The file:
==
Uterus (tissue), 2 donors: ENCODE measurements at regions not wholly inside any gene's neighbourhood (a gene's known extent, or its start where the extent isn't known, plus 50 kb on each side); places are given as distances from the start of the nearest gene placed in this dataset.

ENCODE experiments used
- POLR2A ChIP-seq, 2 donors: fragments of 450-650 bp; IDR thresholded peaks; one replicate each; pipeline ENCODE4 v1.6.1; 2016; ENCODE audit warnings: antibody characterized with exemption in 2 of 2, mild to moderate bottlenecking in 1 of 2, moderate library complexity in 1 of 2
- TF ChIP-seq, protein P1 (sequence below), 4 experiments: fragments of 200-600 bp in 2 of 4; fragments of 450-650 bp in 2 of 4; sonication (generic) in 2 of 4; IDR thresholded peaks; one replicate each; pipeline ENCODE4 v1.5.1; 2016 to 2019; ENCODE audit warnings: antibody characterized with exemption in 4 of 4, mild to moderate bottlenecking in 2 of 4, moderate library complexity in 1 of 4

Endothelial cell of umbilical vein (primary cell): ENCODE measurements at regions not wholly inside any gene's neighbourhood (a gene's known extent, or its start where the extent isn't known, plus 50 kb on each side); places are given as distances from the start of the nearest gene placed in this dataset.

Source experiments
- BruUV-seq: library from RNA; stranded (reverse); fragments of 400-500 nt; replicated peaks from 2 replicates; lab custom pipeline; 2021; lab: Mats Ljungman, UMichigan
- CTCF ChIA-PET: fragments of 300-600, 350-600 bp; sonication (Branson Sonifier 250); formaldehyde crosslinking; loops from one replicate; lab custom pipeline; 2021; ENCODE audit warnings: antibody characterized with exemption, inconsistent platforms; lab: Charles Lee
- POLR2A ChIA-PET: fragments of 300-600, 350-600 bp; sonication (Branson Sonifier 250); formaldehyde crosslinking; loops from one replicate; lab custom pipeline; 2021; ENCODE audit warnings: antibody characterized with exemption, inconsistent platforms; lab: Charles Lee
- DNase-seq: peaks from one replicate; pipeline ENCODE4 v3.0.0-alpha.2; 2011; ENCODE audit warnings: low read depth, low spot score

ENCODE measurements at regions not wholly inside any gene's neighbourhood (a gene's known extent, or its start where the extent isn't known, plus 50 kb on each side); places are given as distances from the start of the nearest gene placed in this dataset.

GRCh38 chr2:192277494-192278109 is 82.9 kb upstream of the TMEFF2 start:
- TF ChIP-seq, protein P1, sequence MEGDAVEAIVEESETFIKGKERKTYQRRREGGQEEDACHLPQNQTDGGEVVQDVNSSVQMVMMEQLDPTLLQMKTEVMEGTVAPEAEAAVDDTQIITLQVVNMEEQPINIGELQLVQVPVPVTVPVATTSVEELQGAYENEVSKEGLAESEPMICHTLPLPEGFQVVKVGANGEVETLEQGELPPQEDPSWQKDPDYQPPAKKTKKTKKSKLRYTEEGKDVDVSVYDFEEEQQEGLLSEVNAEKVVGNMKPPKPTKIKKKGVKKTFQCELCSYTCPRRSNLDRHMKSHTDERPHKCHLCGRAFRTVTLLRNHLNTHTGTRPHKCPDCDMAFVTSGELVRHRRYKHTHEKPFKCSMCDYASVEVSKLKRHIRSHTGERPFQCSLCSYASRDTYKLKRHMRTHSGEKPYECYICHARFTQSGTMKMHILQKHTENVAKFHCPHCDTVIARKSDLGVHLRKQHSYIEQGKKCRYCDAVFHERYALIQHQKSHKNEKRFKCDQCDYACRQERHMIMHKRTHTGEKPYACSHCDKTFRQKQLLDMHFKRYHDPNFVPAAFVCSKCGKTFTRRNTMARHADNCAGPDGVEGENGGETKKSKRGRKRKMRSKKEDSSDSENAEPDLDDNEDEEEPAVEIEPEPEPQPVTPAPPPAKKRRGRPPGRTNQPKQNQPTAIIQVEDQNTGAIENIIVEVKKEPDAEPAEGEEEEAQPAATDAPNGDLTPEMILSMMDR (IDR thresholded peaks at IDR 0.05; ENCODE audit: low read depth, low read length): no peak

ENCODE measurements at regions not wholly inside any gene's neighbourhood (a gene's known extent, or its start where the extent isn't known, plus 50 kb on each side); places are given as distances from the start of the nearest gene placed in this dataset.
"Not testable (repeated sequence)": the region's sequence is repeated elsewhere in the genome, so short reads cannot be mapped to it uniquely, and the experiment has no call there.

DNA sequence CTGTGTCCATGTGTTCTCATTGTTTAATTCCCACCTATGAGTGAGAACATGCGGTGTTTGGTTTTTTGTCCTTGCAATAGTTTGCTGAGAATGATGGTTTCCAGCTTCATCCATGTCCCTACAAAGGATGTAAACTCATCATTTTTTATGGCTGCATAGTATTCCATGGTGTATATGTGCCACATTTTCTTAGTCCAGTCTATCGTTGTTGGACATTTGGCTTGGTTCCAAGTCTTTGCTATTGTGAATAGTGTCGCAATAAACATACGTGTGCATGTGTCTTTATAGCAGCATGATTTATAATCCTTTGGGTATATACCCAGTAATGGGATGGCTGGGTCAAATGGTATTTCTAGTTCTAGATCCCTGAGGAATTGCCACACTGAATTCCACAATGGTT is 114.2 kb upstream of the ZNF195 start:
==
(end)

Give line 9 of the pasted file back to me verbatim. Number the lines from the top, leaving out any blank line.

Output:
- POLR2A ChIA-PET: fragments of 300-600, 350-600 bp; sonication (Branson Sonifier 250); formaldehyde crosslinking; loops from one replicate; lab custom pipeline; 2021; ENCODE audit warnings: antibody characterized with exemption, inconsistent platforms; lab: Charles Lee